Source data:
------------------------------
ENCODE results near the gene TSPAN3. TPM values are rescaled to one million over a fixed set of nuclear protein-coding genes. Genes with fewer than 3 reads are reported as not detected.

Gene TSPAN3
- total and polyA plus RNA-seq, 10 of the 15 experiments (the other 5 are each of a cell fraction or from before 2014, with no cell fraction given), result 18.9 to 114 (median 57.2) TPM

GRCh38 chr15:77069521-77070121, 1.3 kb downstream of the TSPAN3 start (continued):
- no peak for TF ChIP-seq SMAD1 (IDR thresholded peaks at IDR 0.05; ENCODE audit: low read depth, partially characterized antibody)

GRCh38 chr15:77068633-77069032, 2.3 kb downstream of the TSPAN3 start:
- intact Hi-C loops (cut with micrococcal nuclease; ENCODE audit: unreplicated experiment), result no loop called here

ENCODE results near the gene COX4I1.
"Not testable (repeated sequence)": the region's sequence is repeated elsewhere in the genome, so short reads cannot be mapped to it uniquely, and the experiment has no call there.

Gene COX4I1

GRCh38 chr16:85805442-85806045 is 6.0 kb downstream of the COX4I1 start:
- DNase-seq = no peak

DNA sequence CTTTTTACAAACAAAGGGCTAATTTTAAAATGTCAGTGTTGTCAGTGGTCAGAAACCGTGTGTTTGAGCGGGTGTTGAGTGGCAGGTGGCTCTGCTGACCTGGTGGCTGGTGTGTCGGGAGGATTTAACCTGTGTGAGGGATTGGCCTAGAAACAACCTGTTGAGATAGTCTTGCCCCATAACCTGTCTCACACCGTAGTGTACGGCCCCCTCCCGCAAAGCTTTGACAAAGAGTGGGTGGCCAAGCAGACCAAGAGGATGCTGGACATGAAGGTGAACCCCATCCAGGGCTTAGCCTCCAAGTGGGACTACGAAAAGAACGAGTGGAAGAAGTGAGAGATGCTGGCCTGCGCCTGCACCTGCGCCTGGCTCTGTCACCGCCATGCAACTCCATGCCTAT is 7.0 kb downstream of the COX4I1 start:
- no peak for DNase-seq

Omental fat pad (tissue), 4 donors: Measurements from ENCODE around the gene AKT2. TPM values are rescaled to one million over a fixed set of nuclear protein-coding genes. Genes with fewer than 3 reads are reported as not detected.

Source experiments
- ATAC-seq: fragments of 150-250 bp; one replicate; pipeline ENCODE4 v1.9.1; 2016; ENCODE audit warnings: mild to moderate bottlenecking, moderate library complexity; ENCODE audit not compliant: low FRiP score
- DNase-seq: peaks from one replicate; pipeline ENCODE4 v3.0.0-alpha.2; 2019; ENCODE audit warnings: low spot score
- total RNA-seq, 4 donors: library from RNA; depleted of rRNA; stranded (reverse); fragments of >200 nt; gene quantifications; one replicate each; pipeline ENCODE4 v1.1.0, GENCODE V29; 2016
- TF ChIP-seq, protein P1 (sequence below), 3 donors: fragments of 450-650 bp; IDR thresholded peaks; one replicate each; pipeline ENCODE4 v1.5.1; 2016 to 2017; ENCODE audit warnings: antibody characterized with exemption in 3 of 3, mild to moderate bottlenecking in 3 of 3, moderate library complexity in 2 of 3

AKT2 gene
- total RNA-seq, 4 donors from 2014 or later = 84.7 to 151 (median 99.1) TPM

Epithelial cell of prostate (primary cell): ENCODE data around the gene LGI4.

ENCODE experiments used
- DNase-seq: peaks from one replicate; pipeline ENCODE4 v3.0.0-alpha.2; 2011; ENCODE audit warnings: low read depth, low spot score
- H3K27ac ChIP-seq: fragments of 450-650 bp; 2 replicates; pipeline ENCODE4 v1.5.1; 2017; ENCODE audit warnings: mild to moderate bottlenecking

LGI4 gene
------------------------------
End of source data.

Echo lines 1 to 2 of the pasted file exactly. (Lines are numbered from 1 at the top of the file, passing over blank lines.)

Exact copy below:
ENCODE results near the gene TSPAN3. TPM values are rescaled to one million over a fixed set of nuclear protein-coding genes. Genes with fewer than 3 reads are reported as not detected.

Gene TSPAN3